Using a false passport, Posada apparently snuck into the United States in late March and remains in hiding. His lawyer announced that Posada is asking the Bush administration for asylum because of the work he had done for the Central Intelligence Agency in the 1960s. The documents posted today include CIA records confirming that Posada was an agent in the 1960s and early 1970s, and remained an informant in regular contact with CIA officials at least until June 1976.

In 1985, Posada escaped from prison in Venezuela where he had been incarcerated after the plane bombing and remains a fugitive from justice. He went directly to El Salvador, where he worked, using the alias "Ramon Medina," on the illegal contra resupply program being run by Lt. Col. Oliver North in the Reagan National Security Council. In 1998 he was interviewed by Ann Louise Bardach for the New York Times at a secret location in Aruba, and claimed responsibility for a string of hotel bombings in Havana during which eleven people were injured and one Italian businessman was killed. Most recently he was imprisoned in Panama for trying to assassinate Fidel Castro in December 2000 with 33 pounds of C-4 explosives. In September 2004, he and three co-conspirators were suddenly pardoned, and Posada went to Honduras. Venezuela is now preparing to submit an official extradition request to the United States for his return.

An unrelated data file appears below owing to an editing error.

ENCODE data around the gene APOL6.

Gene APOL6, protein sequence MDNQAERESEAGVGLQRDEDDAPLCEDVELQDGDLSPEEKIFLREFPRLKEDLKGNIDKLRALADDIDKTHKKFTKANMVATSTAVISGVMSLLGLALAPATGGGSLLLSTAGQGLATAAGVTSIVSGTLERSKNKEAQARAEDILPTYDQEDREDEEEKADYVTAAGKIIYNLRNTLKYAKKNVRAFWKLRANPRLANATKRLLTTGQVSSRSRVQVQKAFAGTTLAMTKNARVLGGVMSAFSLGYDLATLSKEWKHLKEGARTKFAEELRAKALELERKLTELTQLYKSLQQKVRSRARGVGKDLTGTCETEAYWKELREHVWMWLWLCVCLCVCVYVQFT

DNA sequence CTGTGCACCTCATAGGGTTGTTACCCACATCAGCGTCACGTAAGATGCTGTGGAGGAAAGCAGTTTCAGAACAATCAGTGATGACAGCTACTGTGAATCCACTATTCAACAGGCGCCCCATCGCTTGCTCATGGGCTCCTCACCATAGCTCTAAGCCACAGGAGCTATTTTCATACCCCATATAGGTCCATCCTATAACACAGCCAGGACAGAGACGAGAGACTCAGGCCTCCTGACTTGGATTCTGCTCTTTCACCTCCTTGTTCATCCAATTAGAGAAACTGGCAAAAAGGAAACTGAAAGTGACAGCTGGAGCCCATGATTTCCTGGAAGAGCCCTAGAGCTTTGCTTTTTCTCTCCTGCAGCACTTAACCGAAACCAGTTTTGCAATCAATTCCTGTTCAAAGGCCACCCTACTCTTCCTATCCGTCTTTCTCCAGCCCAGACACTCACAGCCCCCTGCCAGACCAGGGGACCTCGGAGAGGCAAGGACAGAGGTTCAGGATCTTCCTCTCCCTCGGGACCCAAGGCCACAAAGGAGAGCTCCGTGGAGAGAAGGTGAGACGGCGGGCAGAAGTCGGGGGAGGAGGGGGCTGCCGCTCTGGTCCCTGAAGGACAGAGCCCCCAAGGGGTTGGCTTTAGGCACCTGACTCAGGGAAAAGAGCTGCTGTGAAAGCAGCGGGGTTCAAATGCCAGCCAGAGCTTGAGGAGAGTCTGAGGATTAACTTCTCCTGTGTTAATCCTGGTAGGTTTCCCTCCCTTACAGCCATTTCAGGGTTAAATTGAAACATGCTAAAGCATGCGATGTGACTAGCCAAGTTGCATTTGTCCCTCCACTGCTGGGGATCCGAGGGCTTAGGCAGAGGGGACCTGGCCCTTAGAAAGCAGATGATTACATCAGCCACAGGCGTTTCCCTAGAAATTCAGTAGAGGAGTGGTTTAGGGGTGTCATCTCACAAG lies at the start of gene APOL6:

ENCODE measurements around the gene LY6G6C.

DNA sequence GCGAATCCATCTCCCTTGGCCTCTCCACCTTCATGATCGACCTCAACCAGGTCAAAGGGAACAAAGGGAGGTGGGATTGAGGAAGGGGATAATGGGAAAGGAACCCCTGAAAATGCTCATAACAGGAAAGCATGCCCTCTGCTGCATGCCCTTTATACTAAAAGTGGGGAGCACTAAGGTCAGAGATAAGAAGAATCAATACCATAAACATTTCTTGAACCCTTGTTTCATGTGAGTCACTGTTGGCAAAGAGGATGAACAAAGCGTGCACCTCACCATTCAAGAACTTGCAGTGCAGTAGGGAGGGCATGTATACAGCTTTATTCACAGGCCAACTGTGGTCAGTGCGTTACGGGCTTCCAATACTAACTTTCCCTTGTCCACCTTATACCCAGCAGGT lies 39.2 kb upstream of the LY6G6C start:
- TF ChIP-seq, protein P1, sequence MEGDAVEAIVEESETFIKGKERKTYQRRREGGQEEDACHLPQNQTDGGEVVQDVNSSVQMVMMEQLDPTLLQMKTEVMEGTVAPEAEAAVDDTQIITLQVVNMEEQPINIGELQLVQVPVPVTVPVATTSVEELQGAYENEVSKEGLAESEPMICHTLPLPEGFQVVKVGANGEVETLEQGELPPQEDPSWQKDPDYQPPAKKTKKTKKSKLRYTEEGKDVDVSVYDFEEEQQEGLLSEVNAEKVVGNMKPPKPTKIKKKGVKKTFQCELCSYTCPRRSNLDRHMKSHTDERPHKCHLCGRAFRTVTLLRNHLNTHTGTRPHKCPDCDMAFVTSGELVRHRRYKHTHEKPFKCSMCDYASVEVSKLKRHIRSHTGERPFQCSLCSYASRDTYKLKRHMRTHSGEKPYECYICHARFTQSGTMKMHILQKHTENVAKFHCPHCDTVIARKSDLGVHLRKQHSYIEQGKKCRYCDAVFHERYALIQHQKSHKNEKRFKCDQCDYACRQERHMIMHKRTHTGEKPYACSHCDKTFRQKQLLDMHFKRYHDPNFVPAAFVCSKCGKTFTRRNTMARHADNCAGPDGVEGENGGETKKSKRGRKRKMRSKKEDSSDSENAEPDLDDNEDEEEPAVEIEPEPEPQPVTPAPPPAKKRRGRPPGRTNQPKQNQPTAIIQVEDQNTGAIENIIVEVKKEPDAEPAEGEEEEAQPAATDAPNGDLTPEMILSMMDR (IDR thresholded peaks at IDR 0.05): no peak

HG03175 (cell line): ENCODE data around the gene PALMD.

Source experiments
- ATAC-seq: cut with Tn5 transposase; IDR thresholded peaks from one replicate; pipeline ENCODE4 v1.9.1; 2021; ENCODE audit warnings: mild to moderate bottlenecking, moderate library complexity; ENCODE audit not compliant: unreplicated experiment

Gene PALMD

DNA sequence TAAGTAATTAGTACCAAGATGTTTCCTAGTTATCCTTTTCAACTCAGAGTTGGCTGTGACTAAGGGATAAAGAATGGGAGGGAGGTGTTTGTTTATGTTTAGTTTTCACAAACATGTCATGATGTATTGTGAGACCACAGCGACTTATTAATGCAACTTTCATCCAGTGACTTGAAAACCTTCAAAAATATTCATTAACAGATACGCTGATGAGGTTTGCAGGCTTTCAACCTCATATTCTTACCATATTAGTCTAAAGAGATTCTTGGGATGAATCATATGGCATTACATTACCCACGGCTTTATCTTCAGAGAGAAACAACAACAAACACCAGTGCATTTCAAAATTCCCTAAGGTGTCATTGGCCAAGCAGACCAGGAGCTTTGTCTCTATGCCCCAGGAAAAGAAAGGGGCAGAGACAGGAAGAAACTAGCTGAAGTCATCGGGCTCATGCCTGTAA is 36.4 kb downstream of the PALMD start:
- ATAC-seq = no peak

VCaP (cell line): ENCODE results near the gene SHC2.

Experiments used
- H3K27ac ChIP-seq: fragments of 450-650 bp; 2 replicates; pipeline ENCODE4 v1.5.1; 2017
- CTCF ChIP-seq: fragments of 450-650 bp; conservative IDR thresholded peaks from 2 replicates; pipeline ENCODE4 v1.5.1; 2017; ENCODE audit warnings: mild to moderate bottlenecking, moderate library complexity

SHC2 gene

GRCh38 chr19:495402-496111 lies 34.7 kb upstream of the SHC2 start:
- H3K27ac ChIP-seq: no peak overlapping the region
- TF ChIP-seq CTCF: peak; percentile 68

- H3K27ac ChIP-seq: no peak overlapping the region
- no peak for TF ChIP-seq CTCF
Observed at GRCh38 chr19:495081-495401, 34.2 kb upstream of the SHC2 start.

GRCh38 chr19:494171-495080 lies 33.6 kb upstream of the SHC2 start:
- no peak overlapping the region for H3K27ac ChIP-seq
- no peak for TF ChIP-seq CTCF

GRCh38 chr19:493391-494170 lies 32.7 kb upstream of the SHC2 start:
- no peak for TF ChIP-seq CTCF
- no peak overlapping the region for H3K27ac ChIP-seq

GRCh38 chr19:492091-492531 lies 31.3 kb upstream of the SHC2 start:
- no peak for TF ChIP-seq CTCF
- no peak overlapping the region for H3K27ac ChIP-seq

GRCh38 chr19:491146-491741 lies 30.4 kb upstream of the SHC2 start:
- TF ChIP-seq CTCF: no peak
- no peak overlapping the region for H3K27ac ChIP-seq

According to Peter Kornbluh, who directs the Archive's Cuba Documentation Project, Posada's presence in the United States "poses a direct challenge to the Bush administration's terrorism policy. The declassified record," he said, "leaves no doubt that Posada has been one of the world's most unremitting purveyors of terrorist violence." President Bush has repeatedly stated that no nation should harbor terrorists, and all nations should work to bring individuals who advocate and employ the use of terror tactics to justice. During the Presidential campaign last year Bush stated that "I think you can create conditions so that those who use terror as a tool are less acceptable in parts of the world." Although Posada has reportedly been in the Miami area for more than six weeks, the FBI has indicated it is not actively searching for him.


Note: The following documents are in PDF format.
You will need to download and install the free Adobe Acrobat Reader to view.